Security Technology & School Security | Fingerprint Scanners

By: 10x Marketing

Can Fingerprint Scanners Prevent School Violence and Is It Worth It?

In this age of school shootings and terrorist threats, security is a bigger issue than ever at our nation's schools. Some public school boards have decided installing fingerprint scanners at all entrances is the best way to proceed.

Proponents of using fingerprint identification at public schools say it's the only way to keep students safe in a system that is far behind the times in preventing violence. Many junior high schools and high schools looking at fingerprint scanners have hired security officers to patrol school grounds. Administrators say these officers are not enough to combat the growing violence in the schools. Fingerprint scanners would provide a means of anticipating problems and deterring violence.

Under the new system, fingerprint scanners would be placed at every school entrance open to students. They would scan in when they arrived at school, if they leave the building for lunch, when they come back, and when they go home for the day. Fingerprint scanners would be manned by trained guards who could notify others if there was a problem.

School security officers say fingerprint scanners would go a long way to prevent school shootings, fighting, bomb threats, drug use, and ditching. Using fingerprint identification would let them monitor when individual students enter and leave the school. This would be a deterrent to bringing in weapons and keep unauthorized non-students out. Officers would also be able to keep track of students with histories of violence or drug use and monitor when troublesome combinations of students were outside together. They believe drug use and gang related violence at school would drop significantly with this kind of fingerprint identification. Students ditching school would be easier to catch in the act as well.

Fingerprint identification at schools would potentially benefit law enforcement outside of school as well. Each student would have his or her fingerprints on file along with a photograph. They could be used not only to identify suspects in a crime, but also students who might be victims of kidnappings and other crimes. The fingerprint scanners would be able to tell when a student suspected of a crime or a missing student entered and exited the school. Police could use this information to piece together timelines of crimes.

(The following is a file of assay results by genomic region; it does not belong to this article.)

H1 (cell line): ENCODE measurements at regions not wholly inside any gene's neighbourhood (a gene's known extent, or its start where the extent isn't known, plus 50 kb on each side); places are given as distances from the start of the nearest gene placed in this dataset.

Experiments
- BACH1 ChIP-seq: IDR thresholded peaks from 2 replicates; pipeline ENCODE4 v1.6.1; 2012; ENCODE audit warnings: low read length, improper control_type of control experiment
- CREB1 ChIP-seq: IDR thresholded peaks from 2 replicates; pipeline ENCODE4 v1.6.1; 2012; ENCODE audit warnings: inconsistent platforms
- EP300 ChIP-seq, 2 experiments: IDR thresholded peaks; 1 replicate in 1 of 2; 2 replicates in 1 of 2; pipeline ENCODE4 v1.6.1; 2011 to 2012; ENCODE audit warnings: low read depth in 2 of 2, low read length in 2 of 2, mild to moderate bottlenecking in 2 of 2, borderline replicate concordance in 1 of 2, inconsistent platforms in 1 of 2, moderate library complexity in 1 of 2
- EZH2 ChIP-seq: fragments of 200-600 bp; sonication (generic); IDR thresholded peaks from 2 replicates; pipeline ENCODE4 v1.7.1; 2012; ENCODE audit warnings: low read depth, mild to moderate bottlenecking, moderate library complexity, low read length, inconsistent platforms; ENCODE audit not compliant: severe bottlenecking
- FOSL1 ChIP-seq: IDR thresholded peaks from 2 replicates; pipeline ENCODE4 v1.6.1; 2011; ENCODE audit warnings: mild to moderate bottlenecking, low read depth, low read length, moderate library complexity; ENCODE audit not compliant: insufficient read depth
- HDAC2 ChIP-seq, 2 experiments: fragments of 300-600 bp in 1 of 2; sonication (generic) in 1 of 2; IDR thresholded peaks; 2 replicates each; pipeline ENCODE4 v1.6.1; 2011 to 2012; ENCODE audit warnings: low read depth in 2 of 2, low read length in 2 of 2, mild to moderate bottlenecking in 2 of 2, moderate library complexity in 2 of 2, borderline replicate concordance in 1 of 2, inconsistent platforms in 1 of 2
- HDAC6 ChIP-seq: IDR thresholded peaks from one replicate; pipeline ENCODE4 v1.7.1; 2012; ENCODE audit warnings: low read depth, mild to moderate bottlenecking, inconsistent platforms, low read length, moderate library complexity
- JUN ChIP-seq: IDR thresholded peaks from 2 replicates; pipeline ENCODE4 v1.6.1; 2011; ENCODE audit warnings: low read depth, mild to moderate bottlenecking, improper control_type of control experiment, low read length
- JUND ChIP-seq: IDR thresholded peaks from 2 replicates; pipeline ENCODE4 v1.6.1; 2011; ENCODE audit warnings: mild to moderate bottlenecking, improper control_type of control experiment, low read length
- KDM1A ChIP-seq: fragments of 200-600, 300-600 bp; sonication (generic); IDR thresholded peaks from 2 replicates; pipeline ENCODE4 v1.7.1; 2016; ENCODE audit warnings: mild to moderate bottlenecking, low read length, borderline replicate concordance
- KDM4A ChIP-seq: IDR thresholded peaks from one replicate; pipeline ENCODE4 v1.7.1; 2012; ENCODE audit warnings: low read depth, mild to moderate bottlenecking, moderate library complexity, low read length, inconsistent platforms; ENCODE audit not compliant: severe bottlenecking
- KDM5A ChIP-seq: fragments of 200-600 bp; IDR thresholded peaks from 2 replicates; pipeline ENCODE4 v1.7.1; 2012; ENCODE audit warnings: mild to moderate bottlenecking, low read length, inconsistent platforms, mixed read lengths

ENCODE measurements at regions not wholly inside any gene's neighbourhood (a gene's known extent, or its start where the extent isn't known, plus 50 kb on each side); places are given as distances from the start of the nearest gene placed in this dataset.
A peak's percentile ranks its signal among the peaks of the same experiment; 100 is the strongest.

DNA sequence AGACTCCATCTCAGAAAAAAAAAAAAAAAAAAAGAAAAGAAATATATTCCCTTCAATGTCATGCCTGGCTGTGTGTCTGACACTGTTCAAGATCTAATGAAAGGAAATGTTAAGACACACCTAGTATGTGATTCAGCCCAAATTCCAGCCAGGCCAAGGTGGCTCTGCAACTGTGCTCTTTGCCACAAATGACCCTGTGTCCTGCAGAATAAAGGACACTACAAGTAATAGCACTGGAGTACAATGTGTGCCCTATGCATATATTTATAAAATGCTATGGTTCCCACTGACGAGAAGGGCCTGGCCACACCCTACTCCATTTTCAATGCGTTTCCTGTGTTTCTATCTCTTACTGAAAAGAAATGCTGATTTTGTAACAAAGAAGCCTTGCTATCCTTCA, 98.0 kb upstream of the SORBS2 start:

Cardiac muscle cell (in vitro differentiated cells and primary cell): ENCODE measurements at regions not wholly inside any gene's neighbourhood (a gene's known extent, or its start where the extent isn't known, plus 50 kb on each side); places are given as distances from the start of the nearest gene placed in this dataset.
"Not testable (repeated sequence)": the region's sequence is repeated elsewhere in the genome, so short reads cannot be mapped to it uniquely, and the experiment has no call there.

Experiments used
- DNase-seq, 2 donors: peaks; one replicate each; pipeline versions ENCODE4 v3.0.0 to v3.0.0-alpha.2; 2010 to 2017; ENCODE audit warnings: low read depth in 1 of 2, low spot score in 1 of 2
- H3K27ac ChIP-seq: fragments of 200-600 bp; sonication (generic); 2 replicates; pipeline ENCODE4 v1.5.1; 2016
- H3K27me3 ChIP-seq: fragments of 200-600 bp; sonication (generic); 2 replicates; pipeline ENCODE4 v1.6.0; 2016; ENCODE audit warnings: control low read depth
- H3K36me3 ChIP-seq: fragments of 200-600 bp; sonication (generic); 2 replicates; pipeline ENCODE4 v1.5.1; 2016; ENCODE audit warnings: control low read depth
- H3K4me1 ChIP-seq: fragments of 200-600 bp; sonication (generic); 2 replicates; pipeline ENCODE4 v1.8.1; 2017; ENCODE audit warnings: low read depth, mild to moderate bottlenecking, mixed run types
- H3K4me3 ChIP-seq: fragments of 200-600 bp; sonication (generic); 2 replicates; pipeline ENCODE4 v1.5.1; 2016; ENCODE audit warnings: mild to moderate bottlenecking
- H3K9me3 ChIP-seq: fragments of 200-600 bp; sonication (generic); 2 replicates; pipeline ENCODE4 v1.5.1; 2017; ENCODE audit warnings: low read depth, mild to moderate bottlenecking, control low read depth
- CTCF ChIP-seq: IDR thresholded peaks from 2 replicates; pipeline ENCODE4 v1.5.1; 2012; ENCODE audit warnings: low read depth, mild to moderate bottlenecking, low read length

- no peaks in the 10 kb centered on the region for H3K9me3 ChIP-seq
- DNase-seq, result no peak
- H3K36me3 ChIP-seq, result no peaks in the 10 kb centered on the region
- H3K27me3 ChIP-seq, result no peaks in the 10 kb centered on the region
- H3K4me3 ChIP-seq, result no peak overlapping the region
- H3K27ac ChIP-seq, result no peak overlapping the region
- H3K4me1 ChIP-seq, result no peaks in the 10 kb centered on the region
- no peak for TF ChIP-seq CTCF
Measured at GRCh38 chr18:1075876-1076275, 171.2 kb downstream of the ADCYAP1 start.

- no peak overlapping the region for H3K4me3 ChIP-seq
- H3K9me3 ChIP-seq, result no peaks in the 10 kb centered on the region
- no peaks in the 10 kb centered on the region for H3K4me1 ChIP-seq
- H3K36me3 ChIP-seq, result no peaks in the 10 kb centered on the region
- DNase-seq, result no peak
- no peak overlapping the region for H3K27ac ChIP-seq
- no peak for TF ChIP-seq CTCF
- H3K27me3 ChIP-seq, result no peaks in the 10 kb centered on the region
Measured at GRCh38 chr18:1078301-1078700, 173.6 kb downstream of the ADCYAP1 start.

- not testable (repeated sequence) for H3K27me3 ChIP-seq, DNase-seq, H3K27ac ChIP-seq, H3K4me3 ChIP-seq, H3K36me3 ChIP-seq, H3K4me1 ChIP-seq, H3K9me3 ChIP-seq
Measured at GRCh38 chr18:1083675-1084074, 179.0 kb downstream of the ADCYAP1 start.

Teachers agree that the fingerprint scanner solution is a Band-Aid, but a much needed one to prevent further acts of violence. A long-term solution would include investing in programs to prevent violence starting at a young age (possibly using the DARE program as a model), but this would require major investments by taxpayers and cooperation from parents.

Another arguments against fingerprint scanners in schools is that it would be very time consuming to scan each student each time he or she enters or leaves the building and this would disrupt the learning process. Even with new technology that makes fingerprint scanners very efficient, the process would significantly lengthen the amount of time needed for students to scan in one at a time at each entrance. Administrators say it will be some time before many schools will be able to afford enough fingerprint scanners to keep students moving freely.

Some people favor substituting face recognition software for fingerprint scanners. This could be much faster, but current face recognition software is much more expensive than
fingerprint scanners which are already on the market for consumer use. This would be prohibitive for many schools considering additional security measures. Most administrators agree that preventing a tragedy like the Columbine shootings would be well worth the extra time it took. They say we all have things we have to get used to if we want to be better prepared for all possibilities.

Some people think fingerprint scanners in schools would be a violation of students' rights of privacy. But others say using fingerprint identification in public schools would be no different from metal detectors in government buildings.

Whether schools use fingerprint scanners or face recognition software to ramp up security, there will always be questions about safety versus liberty. This debate can go on, but in the mean time our children have become targets for violence. If we must err, let us err on the side of safety for our children until we can find better ways of dealing with today's security threats for all of us.

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